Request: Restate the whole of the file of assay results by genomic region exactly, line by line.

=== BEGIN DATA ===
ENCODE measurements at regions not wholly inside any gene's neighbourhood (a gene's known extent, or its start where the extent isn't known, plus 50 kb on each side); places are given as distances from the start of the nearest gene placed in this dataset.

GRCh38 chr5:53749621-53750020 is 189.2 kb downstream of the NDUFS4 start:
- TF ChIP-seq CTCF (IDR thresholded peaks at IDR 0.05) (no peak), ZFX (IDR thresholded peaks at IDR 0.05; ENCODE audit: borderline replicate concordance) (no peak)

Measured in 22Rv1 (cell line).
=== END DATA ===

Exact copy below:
ENCODE measurements at regions not wholly inside any gene's neighbourhood (a gene's known extent, or its start where the extent isn't known, plus 50 kb on each side); places are given as distances from the start of the nearest gene placed in this dataset.

GRCh38 chr5:53749621-53750020 is 189.2 kb downstream of the NDUFS4 start:
- TF ChIP-seq CTCF (IDR thresholded peaks at IDR 0.05) (no peak), ZFX (IDR thresholded peaks at IDR 0.05; ENCODE audit: borderline replicate concordance) (no peak)

Measured in 22Rv1 (cell line).